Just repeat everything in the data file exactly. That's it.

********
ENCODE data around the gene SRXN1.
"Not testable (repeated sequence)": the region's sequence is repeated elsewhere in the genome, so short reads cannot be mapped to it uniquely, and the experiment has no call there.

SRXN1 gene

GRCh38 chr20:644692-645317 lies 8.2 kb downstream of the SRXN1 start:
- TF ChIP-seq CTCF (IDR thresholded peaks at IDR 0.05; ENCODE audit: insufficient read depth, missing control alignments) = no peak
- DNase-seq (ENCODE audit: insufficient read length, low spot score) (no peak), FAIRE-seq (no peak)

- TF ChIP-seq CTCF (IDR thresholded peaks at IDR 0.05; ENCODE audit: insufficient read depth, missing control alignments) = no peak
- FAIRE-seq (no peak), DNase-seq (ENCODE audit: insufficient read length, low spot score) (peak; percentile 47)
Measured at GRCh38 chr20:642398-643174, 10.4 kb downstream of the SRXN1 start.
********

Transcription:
ENCODE data around the gene SRXN1.
"Not testable (repeated sequence)": the region's sequence is repeated elsewhere in the genome, so short reads cannot be mapped to it uniquely, and the experiment has no call there.

SRXN1 gene

GRCh38 chr20:644692-645317 lies 8.2 kb downstream of the SRXN1 start:
- TF ChIP-seq CTCF (IDR thresholded peaks at IDR 0.05; ENCODE audit: insufficient read depth, missing control alignments) = no peak
- DNase-seq (ENCODE audit: insufficient read length, low spot score) (no peak), FAIRE-seq (no peak)

- TF ChIP-seq CTCF (IDR thresholded peaks at IDR 0.05; ENCODE audit: insufficient read depth, missing control alignments) = no peak
- FAIRE-seq (no peak), DNase-seq (ENCODE audit: insufficient read length, low spot score) (peak; percentile 47)
Measured at GRCh38 chr20:642398-643174, 10.4 kb downstream of the SRXN1 start.